Politics & Government

Politics & Government
6:05 pm
Mon September 1, 2014

Labor Day: End of Summer, Beginning of election campaign season

Democrat Mark Schauer talks with a union member before Detroit's 2014 Labor Day parade
Credit Steve Carmody / Michigan Radio

Labor Day is the unofficial end of Summer.

For politicians, Labor Day is also seen as the unofficial beginning of the final campaign stretch toward the November election.   The election is little more than two months away.     

Many Michigan politicians spent the Labor Day holiday walking in parades and shaking a lot of hands.        

For Democrats, the place to be Monday was in or around the annual Labor Day parade in Detroit.

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Politics & Government
3:21 pm
Mon September 1, 2014

Flint searches for city manager

Credit Steve Carmody / Michigan Radio

Flint’s search for a city manager begins in earnest Sept. 1.

Emergency manager Darnell Earley wants to hire a city manager to serve as a bridge from state oversight of the city. He hopes to choose someone by December.

“I’ve already had some preliminary conversations with some executive recruitment firms,” says Earley. “Although we’re going to do this in-house, I’m going to beg and plead as much as I can for assistance to get that word out so that we can cast the widest net we possibly can.”

A Flint city manager would be joining the city at a time of major change.

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Politics & Government
1:50 pm
Mon September 1, 2014

November election on minds of Detroit Labor Day parade marchers

A heavy downpour failed to dampen the spirits of thousands of union members marching in Detroit's annual Labor Day parade
Credit Steve Carmody / Michigan Radio

Thousands of union workers marched down Michigan Avenue today as part of Detroit’s annual Labor Day parade.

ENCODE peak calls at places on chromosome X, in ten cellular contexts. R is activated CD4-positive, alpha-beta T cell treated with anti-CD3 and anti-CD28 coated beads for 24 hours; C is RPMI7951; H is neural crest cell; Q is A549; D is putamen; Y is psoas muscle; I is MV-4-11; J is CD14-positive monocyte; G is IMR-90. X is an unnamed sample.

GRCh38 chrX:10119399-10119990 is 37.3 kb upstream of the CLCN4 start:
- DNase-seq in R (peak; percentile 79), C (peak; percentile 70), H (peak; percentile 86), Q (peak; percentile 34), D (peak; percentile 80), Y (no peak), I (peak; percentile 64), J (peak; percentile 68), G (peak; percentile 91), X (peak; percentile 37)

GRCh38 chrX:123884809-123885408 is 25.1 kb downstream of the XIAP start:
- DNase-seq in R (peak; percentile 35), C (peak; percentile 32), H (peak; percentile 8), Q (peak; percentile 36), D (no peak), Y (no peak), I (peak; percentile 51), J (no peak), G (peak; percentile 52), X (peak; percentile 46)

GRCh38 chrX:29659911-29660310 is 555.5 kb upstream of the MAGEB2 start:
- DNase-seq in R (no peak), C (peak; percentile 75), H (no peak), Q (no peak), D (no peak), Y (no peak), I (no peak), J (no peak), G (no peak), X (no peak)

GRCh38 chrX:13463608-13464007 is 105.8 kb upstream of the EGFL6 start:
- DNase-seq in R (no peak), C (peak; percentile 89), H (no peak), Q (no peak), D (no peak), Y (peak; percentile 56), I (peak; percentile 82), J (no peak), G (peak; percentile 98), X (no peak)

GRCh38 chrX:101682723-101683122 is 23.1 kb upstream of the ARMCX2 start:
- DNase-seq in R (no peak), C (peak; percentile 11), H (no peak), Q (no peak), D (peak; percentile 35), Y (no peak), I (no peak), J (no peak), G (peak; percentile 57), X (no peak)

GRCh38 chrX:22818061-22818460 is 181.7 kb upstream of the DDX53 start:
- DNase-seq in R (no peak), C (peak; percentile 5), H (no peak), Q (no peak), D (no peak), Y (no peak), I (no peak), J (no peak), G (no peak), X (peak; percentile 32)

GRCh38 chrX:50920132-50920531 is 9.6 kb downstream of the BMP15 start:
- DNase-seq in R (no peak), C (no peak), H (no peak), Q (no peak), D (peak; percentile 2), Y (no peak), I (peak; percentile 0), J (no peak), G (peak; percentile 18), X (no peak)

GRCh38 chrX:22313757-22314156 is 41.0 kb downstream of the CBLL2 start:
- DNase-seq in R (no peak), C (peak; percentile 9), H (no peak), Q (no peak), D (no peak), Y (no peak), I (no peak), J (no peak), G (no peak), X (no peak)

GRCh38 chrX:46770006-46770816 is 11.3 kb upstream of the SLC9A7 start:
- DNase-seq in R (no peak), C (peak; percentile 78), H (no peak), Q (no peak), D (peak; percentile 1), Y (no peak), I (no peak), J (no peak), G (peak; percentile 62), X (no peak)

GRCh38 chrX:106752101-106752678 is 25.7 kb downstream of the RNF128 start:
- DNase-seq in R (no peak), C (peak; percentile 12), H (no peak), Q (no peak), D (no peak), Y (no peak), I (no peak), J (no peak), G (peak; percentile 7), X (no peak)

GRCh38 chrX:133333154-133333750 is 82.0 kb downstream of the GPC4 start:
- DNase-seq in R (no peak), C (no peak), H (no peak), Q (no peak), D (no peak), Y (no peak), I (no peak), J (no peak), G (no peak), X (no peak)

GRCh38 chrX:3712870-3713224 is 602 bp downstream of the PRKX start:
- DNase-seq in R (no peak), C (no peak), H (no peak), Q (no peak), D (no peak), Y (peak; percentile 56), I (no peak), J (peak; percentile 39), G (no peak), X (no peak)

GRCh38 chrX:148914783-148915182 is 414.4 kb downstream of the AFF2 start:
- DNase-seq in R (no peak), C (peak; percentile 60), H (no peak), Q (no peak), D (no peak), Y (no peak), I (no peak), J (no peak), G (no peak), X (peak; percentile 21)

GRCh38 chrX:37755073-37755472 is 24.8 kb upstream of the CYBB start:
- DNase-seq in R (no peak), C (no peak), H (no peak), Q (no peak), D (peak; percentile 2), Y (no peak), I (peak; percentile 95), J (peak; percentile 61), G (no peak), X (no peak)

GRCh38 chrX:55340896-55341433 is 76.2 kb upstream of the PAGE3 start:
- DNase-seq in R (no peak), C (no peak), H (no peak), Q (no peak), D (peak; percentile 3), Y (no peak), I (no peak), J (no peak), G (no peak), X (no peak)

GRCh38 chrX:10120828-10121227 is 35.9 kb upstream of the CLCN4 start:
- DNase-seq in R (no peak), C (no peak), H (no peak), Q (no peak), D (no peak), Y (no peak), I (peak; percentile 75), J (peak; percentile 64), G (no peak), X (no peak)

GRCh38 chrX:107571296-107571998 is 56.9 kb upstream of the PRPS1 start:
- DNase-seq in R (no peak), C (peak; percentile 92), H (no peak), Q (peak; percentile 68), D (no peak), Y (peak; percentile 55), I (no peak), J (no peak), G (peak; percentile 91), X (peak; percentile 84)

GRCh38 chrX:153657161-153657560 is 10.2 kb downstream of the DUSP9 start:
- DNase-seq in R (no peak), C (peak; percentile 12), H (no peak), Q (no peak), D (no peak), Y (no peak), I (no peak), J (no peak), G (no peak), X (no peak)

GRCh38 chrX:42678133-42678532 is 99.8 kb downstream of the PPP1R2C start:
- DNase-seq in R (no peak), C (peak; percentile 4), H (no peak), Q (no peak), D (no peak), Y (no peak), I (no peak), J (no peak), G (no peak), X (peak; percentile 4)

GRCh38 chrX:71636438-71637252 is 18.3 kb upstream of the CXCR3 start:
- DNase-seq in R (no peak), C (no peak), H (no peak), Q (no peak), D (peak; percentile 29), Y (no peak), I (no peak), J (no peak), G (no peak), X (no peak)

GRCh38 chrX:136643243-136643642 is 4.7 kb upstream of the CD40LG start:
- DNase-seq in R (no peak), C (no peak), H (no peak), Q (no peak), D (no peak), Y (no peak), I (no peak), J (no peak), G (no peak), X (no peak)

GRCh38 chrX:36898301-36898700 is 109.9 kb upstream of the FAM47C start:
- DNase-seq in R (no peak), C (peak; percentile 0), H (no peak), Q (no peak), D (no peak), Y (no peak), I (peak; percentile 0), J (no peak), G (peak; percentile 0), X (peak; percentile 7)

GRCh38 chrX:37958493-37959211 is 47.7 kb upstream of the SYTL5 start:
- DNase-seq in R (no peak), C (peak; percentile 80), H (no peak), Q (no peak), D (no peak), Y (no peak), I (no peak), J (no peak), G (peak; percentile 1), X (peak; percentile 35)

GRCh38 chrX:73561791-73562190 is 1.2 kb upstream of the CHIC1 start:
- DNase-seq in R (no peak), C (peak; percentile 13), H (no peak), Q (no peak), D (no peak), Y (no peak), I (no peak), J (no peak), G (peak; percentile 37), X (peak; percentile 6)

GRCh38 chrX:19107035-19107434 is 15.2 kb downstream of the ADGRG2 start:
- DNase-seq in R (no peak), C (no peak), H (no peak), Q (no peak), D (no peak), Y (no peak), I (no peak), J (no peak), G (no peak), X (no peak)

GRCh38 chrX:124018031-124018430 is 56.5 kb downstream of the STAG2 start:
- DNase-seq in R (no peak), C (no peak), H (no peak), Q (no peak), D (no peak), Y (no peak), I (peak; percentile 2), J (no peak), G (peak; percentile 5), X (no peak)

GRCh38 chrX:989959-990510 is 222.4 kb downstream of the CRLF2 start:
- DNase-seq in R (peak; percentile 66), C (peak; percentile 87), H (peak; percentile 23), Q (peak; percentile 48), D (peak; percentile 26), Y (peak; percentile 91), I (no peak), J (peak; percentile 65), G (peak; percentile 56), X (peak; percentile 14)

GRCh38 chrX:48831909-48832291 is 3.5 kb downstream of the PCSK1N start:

Just as the parade was getting started, a heavy downpour drenched the marchers as they stepped off from Michigan Avenue and Trumbull Street.

But the crowd’s passions remained enflamed by speeches from state union leaders, like SEIU president Marge Robinson, who attacked Governor Rick Snyder for signing Right to Work legislation.

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Politics & Government
9:52 pm
Sat August 30, 2014

Airwaves heat up in race for Michigan governor

Gov. Rick Snyder (R-MI)
Credit Steve Carmody / Michigan Radio

LANSING, Mich. (AP) - Political TV ads are set to escalate in the final two months of the race between Republican Gov. Rick Snyder and Democrat Mark Schauer. If the ads that have already run in the contest are any indication, themes will used time and again.

Some charges are inaccurate or lack context the public might find useful. Snyder never cut education funding by $1 billion in his first year. State-based K-12 funding has gone up every year of his term. But he did slash universities' funding and deprive the K-12 school fund of revenue through a business tax cut.

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Politics & Government
5:31 pm
Fri August 29, 2014

Filings in Detroit's bankruptcy are getting personal

Turns out federal judge Stephen Rhodes can write a piece of legal smack down when he wants.
Credit John Meiu / Detroit Legal News Publishing LLC

A recent order from the court reads like a Facebook argument.

It started with Syncora, a major bond insurer that claims Detroit owes it more than a billion dollars.

The company filed an objection to the “grand bargain” that’s been coming together to save the Detroit Institute of Arts and protect the city’s pensioners.

Basically, Syncora says it and other Wall Street creditors are getting treated like the bad guys, while the DIA and the pensioners are clearly the hometown favorites.

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Politics & Government
11:52 am
Fri August 29, 2014

Detroit seeks proposals to re-develop iconic Brewster recreation center

Credit Sarah Cwiek / Michigan Radio